Given Goldstein’s pride in the partisans’ achievements, it is all the more remarkable that, in 1941, he writes honestly and critically about the Communist regime that emerged out of the movement in 1945. “After the war,” he told me, “Tito and his leadership and the Communist Party established a very strong dictatorship on the model of Stalin’s dictatorship. It was Stalinism, but without anti-Semitism—there was no anti-Semitism, especially not from the leadership. And I would say without the brutality against the peasants—because the peasants were the fighters in the partisan war. But in the towns, the political dictatorship was as tough as in other East European countries.”
Personally, too, Goldstein was disillusioned by the harsh measures the Party began to implement after the war. In the book, he writes about how some family friends, who had helped him survive in 1941, had their factory confiscated by a Communist court. He alludes to the episode in our interview: “The Stalinist regime made trouble for some of my friends, and some of the people who helped me in the year 1941. It was a personal feeling of disillusionment. People who I knew were honest people—anti-fascist, helped the movement—why did they have to be sentenced for nothing, just to take their property? Such things happened under Communism, especially Stalinism. After 1948, I wasn’t a member of the Party.”
In 1949, in fact, Goldstein actually left Yugoslavia and moved to the new state of Israel. He had family connections there: His parents had met in pre-state Palestine, where they spent time in the 1920s, and there was an uncle living in Petach Tikvah. For a year and a half, Goldstein studied in Israel for a college degree, working part-time as a border guard. But his heart remained in Croatia, and on a trip back there in 1951, he decided to return. What had changed, he told me, was Tito’s regime, which introduced a form of “mild Communism” in place of its earlier hard-line Stalinism. “I will give you an example. When I left Zagreb in 1949, it was impossible to get Western newspapers. On my trip back in 1951, one of my first impressions was that in the main square, in the kiosks, they had Corriere della Sera and the Frankfurter Allgemeine Zeitung. And I was still very much involved, emotionally, in Croatian culture.”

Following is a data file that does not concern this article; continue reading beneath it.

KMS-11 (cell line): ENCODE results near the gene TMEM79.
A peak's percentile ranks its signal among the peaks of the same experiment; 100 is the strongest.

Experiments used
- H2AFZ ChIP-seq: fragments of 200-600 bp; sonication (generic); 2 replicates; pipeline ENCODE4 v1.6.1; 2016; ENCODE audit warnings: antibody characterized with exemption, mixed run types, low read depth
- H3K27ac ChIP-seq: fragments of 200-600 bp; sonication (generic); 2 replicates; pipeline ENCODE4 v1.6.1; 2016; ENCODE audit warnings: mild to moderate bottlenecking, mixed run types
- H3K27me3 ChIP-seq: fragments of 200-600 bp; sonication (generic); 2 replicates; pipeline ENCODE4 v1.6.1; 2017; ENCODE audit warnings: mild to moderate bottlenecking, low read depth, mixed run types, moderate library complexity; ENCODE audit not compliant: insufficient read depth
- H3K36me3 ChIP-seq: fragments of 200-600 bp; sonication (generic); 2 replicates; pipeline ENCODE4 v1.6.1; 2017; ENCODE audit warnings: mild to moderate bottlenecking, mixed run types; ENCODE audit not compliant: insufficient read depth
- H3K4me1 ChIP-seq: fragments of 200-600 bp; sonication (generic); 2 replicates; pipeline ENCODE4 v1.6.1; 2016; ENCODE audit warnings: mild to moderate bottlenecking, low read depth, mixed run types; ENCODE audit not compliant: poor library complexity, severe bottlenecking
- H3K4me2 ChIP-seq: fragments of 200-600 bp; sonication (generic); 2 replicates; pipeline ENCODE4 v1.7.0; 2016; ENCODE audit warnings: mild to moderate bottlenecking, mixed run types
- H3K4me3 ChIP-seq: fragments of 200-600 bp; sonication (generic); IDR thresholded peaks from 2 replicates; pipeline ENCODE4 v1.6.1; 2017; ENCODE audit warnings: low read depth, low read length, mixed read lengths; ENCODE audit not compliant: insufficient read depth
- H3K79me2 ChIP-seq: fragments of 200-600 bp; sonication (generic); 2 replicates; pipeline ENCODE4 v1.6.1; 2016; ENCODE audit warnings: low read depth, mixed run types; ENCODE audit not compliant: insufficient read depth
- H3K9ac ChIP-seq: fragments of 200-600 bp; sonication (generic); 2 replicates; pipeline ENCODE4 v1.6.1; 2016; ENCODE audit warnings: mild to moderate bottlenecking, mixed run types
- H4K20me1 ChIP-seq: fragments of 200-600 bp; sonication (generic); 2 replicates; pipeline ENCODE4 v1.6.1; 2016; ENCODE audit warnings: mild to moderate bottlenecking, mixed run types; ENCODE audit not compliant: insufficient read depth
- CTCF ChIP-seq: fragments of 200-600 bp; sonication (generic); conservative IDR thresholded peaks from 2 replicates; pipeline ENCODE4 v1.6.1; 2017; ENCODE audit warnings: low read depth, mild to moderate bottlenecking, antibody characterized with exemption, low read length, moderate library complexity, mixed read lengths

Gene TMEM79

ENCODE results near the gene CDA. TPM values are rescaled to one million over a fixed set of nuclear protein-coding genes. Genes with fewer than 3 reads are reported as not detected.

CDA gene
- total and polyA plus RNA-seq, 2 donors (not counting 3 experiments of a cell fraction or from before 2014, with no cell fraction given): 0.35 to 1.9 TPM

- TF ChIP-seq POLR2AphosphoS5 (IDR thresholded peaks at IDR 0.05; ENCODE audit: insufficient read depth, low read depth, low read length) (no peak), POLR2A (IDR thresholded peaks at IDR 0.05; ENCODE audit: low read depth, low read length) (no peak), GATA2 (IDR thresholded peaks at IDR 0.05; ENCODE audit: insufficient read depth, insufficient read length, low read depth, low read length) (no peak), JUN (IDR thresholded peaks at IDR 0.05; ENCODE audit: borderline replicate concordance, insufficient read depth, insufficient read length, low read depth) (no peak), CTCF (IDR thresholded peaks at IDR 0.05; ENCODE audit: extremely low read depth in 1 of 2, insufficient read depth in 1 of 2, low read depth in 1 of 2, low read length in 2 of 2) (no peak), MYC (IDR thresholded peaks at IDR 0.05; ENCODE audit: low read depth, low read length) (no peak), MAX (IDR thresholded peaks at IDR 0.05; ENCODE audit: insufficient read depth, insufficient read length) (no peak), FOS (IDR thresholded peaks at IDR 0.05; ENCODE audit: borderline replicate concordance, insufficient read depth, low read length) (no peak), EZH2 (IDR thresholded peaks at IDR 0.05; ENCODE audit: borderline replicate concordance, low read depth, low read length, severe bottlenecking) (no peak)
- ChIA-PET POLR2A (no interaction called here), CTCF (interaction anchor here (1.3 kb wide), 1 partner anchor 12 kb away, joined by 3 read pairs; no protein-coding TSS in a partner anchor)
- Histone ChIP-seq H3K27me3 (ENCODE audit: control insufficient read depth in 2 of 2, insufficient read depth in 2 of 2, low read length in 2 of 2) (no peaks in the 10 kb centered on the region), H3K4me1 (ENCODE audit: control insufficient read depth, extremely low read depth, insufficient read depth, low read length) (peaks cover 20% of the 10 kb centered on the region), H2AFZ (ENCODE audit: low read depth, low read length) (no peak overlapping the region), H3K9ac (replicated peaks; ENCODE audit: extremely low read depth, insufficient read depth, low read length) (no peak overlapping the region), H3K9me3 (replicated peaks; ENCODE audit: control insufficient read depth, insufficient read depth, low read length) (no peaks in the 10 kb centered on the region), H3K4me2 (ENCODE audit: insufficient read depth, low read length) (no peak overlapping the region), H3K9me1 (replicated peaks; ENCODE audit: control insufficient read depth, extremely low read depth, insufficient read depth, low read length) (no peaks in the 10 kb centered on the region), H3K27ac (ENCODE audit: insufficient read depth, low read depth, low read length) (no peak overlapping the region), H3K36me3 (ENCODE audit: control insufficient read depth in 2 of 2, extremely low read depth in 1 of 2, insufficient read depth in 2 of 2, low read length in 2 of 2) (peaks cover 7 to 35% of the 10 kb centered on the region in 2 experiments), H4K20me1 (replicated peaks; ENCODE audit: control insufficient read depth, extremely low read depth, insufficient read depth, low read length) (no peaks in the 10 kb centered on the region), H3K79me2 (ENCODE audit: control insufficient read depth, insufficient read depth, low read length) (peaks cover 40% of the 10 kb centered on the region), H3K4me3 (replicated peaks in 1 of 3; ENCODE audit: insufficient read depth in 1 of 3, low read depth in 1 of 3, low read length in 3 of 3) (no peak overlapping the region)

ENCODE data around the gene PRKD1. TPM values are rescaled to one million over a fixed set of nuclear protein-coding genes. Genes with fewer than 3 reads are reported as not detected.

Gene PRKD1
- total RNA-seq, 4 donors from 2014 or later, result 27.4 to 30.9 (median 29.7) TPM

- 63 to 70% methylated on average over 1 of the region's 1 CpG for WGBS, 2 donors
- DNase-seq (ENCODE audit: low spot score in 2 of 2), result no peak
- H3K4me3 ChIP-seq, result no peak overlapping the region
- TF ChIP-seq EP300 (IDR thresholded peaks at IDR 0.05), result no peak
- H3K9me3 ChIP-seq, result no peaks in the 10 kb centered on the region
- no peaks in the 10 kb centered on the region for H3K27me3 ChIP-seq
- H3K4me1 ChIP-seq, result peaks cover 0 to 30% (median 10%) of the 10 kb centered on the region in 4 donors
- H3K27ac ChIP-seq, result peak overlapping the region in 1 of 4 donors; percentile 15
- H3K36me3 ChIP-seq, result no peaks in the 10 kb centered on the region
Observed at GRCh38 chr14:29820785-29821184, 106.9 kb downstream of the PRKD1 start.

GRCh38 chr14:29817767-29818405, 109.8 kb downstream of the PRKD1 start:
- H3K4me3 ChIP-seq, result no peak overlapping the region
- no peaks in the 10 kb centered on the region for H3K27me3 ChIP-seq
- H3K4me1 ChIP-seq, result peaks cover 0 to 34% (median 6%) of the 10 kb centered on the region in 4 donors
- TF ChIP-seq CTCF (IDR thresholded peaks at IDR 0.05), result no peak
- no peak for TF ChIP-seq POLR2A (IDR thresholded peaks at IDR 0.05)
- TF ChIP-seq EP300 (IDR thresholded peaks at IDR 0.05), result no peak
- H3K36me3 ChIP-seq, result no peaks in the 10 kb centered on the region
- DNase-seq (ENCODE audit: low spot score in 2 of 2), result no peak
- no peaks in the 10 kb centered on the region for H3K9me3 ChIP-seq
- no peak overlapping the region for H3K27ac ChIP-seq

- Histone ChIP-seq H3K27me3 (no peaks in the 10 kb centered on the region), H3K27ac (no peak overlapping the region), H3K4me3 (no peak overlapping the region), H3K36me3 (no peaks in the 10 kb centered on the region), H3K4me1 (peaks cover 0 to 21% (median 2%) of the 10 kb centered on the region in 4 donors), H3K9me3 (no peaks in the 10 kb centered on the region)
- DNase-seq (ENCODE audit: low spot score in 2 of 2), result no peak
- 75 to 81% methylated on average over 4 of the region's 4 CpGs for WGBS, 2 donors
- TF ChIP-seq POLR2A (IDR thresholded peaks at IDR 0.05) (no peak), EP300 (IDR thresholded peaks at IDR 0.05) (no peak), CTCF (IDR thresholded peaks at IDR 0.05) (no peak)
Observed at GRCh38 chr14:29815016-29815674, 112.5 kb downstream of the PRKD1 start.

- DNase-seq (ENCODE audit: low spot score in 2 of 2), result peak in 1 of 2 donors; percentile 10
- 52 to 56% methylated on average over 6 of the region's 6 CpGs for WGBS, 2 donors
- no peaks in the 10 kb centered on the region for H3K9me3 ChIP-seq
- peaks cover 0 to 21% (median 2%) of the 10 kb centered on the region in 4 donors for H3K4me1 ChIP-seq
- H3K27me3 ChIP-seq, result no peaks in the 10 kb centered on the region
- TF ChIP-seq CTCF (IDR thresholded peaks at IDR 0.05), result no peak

In his long career as a writer and publisher, Goldstein made important contributions to that culture, of which 1941 is perhaps the biggest. In the late 1980s and ’90s, when Yugoslavia dissolved into civil war, Goldstein was a political and journalistic voice for reconciliation or, at least, amicable separation. And in writing about WWII in Croatia, he is helping to illuminate and detoxify memories that fuelled the ethnic hatred of the 1990s. Indeed, he explained that the failure of Communist Yugoslavia to honestly confront its wartime past was one of the reasons the civil wars of the 1990s were so bitter.
“Even after Communism in Yugoslavia began to liberalize, in 1951, there were some fields which were not liberalized,” he explained. “Among the subjects which you could not discuss critically were the army, Tito as commander and leader, and the antifascist war during the Second World War. There were no mistakes, everything was excellent, and criticism was suppressed. That was part of the reason why the right began to promote its own re-evaluation of the period, though they were not allowed to publish anything except abroad, in the Croatian emigration. The right was not completely Ustasha, but it was and still is very near to it. It is now a minority in the state, but it still exists, and what I’m doing now in public is to criticize this rightist movement and to publish books which tell the complete truth. The reason why this revisionist criticism flourishes is that for too long we were silent about it.”